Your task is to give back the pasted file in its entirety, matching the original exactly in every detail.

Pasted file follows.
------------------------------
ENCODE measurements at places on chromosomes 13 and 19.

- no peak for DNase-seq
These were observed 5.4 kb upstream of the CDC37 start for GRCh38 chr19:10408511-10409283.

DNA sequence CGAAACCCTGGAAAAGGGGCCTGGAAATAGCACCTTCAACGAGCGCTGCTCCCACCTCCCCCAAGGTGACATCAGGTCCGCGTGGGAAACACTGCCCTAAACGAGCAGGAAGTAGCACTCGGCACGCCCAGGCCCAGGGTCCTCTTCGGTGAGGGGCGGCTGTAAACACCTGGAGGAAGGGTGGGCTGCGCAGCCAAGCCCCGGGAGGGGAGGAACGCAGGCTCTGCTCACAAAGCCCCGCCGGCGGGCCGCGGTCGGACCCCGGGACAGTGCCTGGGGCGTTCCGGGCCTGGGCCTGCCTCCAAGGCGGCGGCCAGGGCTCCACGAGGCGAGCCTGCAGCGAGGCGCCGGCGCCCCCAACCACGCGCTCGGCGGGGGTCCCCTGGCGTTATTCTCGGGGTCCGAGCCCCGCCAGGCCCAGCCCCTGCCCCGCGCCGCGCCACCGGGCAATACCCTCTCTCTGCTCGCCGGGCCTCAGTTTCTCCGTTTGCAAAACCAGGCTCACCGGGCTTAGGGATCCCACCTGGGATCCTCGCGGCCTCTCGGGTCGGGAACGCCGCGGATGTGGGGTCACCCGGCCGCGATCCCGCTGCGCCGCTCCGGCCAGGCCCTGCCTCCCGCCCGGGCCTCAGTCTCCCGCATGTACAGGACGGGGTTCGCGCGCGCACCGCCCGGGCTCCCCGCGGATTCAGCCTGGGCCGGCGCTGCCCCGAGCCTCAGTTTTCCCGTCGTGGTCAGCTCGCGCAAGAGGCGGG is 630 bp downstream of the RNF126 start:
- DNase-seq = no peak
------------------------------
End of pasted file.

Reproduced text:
ENCODE measurements at places on chromosomes 13 and 19.

- no peak for DNase-seq
These were observed 5.4 kb upstream of the CDC37 start for GRCh38 chr19:10408511-10409283.

DNA sequence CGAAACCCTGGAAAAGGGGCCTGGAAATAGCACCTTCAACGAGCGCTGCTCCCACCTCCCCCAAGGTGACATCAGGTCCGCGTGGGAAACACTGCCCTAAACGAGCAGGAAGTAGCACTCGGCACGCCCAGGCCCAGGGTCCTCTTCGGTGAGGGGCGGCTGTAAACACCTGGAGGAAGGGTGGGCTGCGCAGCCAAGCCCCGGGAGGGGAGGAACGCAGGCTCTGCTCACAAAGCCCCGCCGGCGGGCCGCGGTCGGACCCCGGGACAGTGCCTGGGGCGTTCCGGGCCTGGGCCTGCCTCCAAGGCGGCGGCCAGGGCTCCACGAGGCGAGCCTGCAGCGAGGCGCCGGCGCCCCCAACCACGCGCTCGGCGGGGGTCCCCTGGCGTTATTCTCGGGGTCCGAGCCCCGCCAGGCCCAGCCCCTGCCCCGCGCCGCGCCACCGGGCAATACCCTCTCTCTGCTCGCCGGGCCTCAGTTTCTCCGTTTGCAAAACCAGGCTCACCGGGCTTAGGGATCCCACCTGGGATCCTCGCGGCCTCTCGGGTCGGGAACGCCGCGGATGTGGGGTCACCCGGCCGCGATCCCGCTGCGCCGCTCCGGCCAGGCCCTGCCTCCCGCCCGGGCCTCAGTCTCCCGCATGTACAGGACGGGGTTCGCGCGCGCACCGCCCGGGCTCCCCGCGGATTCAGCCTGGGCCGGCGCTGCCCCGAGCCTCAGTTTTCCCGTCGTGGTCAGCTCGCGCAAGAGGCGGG is 630 bp downstream of the RNF126 start:
- DNase-seq = no peak